And now the news in more detail.
At a special sitting the Czech cabinet has approved the use of Czech airfields for refuelling by NATO aircraft taking part in air-strikes against Yugoslavia. The cabinet also agreed to allow both unarmed and armed NATO units to cross Czech territory in connection with operations in Kosovo, and to allow the transport of weaponry and other military equipment through the Czech Republic. The decision will still have to be approved by both houses of parliament.
The Czech foreign minister, Jan Kavan, has distanced himself from a comment made by the US Secretary of State Madeleine Albright on Sunday, that negotiation with Yugoslav President Milosevic is now out of the question. Mr Kavan said that given the reality of the situation in Yugoslavia, there is no other alternative than to talk with Mr Milosevic, however distasteful the prospect may seem.
The Czech prime minister, Milos Zeman, has signed a broad agreement with his counterpart in the Central Asian republic of Kazakhstan, Nurlan Balgimbayev, aimed at ensuring the repayment of Kazakhstan's long-standing debts to the Czech Republic. Part of the repayment will take the form of a fund to support Czech exports to the country, and the two sides also agreed to make some payments in natural gas. Mr Balgimbayev said that he hoped Mr Zeman's visit to the country would result in a new impulse to trade relations between the two countries. He said that Kazakhstan is particularly interested in attracting direct foreign investment. The Czech delegation, including three ministers and members of the Czech banking and business community, has now moved on to Uzbekistan, where trade relations are also high on the agenda of talks.
The Czech Republic has concluded its third round of accession talks with the European Union, aimed at sorting out different areas of integration. On Monday talks were successfully completed in telecommunications, statistics and fisheries, and the Czech Republic has now completed six of the thirty chapters in the process of "screening", leading up to membership. The country's chief negotiator in Brussels, Pavel Telicka, pointed out that the Czech Republic has fallen behind other front-line applicants by not yet completing the chapter devoted to industrial policy. But he added that a further slight delay would not be a disaster at this early stage.
On a visit to Prague the Slovak foreign minister, Eduard Kukan, has thanked his Czech counterpart, Jan Kavan, for the Czech Republic's support for Slovakia's bid to join NATO. He added that he hoped NATO representatives would take note of the new political situation in Slovakia when they discuss further expansion at the Washington summit this weekend. During talks with President Havel minister Kukan appealed to the president to lobby in Washington for each potential member country to be considered separately on its own merits.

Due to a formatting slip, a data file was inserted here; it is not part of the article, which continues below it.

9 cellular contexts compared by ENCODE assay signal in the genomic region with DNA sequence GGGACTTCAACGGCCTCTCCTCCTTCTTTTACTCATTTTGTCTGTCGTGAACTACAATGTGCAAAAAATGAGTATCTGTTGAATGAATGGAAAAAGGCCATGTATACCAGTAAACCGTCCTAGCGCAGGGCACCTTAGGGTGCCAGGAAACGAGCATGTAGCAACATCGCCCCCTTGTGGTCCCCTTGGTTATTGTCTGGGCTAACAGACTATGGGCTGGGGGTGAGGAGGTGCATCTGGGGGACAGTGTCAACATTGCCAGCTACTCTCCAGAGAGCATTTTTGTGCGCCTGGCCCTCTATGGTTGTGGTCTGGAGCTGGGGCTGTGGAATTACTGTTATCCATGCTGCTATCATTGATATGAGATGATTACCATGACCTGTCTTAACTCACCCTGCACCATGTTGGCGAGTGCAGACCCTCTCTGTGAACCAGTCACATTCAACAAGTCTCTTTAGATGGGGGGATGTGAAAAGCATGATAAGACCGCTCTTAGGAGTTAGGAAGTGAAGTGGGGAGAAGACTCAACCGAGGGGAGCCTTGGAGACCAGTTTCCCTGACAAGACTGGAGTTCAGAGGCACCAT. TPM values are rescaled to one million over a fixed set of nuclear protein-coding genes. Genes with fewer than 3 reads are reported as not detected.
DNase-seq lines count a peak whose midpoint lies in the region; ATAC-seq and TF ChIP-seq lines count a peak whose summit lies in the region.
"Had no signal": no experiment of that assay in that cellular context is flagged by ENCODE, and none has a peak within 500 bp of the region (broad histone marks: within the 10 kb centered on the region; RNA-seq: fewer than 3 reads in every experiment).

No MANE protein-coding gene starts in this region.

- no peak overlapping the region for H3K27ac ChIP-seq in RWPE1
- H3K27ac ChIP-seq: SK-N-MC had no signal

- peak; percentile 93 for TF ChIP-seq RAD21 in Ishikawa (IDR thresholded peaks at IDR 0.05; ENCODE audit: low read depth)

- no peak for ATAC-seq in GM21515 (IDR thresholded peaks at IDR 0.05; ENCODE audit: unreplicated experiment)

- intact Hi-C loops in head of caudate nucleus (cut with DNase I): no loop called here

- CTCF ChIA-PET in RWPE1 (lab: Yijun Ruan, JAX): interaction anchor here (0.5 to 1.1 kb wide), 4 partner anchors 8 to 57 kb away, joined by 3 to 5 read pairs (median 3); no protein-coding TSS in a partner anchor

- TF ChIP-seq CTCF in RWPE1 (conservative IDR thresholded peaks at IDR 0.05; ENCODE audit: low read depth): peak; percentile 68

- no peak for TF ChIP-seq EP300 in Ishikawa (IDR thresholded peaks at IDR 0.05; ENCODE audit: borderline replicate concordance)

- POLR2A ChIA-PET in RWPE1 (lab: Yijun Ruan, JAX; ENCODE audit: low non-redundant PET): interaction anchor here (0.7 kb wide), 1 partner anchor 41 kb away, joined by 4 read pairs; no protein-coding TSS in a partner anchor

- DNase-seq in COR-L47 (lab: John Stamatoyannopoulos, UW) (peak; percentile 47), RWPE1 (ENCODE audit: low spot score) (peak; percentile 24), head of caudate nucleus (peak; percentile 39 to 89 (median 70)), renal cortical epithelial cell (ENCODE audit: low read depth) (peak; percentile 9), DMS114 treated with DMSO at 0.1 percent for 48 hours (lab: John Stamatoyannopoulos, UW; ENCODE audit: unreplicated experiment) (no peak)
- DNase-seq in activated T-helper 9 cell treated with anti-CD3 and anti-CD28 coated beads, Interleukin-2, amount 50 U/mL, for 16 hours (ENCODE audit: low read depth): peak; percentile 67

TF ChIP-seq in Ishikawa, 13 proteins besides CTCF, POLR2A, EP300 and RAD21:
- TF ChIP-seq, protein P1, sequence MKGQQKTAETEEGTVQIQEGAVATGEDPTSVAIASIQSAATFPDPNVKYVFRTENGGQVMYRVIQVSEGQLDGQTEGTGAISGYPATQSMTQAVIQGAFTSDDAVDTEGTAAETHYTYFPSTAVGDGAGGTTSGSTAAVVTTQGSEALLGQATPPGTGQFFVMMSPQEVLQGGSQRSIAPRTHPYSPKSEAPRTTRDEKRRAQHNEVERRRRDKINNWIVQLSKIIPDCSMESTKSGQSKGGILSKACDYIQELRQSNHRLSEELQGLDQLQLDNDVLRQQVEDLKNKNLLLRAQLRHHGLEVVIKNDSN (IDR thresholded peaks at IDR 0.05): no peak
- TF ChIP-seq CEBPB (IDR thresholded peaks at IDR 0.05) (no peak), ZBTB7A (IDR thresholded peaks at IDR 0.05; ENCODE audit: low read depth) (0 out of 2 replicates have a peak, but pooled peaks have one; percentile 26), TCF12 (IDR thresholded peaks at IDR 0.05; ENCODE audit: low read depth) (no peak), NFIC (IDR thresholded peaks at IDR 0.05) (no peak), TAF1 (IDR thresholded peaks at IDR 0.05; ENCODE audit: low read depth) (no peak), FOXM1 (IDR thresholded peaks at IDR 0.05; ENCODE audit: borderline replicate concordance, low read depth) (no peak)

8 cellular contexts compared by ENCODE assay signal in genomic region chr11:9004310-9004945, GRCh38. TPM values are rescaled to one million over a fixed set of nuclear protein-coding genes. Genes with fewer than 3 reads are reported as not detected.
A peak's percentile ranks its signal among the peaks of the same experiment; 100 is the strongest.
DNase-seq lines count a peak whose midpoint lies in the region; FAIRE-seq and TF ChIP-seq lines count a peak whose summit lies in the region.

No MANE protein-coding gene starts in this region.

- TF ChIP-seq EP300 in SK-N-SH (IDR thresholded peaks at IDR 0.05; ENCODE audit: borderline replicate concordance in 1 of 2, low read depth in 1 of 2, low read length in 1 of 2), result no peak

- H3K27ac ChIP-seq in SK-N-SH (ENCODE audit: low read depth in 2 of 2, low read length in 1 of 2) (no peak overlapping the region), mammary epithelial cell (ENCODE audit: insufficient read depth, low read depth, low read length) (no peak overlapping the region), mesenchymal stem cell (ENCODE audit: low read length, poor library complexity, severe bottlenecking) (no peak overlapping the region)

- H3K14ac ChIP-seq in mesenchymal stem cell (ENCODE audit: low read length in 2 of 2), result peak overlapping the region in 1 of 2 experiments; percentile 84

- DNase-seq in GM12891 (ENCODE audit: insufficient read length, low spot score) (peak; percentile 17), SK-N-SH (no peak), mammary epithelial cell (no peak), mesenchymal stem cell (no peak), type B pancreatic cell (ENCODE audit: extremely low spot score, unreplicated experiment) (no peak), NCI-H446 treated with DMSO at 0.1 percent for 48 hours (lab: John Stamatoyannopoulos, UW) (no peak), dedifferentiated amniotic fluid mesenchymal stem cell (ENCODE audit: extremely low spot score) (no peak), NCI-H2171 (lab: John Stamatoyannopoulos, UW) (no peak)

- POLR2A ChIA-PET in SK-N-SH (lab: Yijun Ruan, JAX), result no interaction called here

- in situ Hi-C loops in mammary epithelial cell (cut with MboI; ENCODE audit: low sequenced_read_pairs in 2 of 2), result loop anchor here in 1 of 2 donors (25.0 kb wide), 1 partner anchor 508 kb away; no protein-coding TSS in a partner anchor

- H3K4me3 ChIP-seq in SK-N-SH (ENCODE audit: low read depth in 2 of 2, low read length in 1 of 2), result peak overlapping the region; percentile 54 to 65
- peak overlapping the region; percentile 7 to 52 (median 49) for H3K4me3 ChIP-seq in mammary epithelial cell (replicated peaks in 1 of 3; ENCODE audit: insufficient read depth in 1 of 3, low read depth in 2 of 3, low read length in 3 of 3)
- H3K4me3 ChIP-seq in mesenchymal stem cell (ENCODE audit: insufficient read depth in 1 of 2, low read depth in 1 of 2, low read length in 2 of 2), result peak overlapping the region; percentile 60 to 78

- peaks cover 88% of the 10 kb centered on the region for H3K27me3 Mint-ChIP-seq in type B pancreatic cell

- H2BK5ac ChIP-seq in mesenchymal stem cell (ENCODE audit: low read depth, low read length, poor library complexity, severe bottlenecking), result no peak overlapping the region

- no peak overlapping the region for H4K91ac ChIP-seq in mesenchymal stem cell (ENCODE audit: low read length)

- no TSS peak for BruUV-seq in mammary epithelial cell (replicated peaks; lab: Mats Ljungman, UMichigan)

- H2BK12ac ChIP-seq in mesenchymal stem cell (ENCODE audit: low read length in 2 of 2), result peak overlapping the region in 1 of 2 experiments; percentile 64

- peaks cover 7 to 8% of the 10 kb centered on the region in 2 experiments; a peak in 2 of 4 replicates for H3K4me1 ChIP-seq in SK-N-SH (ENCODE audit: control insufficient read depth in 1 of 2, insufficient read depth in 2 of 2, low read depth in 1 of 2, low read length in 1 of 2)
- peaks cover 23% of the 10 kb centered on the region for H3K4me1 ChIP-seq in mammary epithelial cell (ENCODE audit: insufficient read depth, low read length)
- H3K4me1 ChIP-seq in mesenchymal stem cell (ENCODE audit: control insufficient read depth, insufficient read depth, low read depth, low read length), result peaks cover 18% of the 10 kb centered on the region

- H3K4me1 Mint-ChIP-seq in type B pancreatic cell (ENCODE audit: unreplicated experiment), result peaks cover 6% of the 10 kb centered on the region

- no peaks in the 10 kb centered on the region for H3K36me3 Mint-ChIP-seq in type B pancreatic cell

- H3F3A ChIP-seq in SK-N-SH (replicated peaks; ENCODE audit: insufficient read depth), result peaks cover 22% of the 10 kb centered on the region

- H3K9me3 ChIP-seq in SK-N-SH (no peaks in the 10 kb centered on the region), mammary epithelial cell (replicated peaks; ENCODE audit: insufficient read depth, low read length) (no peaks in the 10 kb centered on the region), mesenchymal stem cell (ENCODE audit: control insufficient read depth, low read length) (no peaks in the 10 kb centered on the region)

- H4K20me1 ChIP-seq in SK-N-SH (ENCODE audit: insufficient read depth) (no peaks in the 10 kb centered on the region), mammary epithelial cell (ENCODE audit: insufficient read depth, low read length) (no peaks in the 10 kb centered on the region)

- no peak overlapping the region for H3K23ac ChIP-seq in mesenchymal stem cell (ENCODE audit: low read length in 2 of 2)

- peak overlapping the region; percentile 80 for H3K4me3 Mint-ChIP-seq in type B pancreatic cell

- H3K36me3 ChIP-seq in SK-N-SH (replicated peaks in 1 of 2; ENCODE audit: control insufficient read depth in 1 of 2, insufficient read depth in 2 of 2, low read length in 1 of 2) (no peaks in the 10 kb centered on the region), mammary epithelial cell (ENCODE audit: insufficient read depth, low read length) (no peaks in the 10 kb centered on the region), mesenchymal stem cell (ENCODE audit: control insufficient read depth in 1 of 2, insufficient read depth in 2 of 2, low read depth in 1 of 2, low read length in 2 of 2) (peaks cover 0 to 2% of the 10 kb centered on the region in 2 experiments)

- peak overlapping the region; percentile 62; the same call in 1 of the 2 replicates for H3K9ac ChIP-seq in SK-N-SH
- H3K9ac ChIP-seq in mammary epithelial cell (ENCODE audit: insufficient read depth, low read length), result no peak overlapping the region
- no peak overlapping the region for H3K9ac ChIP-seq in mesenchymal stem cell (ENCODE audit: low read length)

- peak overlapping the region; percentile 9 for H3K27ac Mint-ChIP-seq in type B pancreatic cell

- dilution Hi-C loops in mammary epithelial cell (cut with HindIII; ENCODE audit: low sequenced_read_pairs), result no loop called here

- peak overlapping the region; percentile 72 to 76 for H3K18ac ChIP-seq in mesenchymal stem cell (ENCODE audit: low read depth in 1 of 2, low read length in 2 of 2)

Vladimir Zelezny, the director of the Czech Republic's largest and most successful private television station, TV Nova, has been sacked at the general meeting of the station's guarantor, the Czech Independent Television Company. A representative of the company said that Zelezny, who has been no stranger to controversy in recent years, had been removed because he had acted beyond his jurisdiction. Mr Zelezny has responded that he will fight the decision in the courts even if it means taking Nova off the air.
The Czech oil refining company, Ceska rafinerska, has reported a fall in profits of over fifty percent for the last calendar year. Nonetheless post-tax profits for the first quarter of this year still amounted to 179 million crowns. The firm has attributed the decline to a global fall in oil prices throughout 1998 and to a fall in petrol consumption within the Czech Republic.
The mayor of the North Bohemian town of Usti nad Labem has called for the government's human rights commissioner, Petr Uhl, to be sacked. He accused Mr Uhl of systematically damaging the town's reputation and interests, in connection with a long-running row over the city council's plans to build a wall separating an estate lived in mainly by Romanies from the houses on the other side of the street. Human rights organisations have accused the local authority of racism, and both Mr Uhl and the government have also publicly condemned the plan. The situation was recently further complicated, when representatives of local Romani residents themselves agreed to approve the wall's construction.
The defence ministers of the Czech Republic, Poland and Hungary are to meet in Prague this afternoon to assess the success of cooperation between the three countries during the run-up to their joining NATO six weeks ago. Such meetings have been a regular occurrance since NATO's Madrid summit two years ago. The army chiefs-of-staff of the three countries already met last weekend, when they recommended continued close cooperation between the three defence ministries in coordinating the process of modernising their armed forces and purchasing military equipment.
The Czech interior minister, Vaclav Grulich, has said he will do all he can to persuade people from the South Moravian town of Breclav to abandon their protests against the setting up of a centre for illegal immigrants in the town. The centre would serve as temporary accommodation for illegal immigrants caught at the nearby borders with Slovakia and Austria, but so far over fifteen hundred citizens of the town have signed a petition protesting against it.
And a quick glance at the weather. It's a bright day with a light wind and temperatures between 9 and 13 degrees Celsius, but I'm afraid a trough of low pressure looks set to bring less settled weather with showers by Wednesday.
And that's the end of the news.
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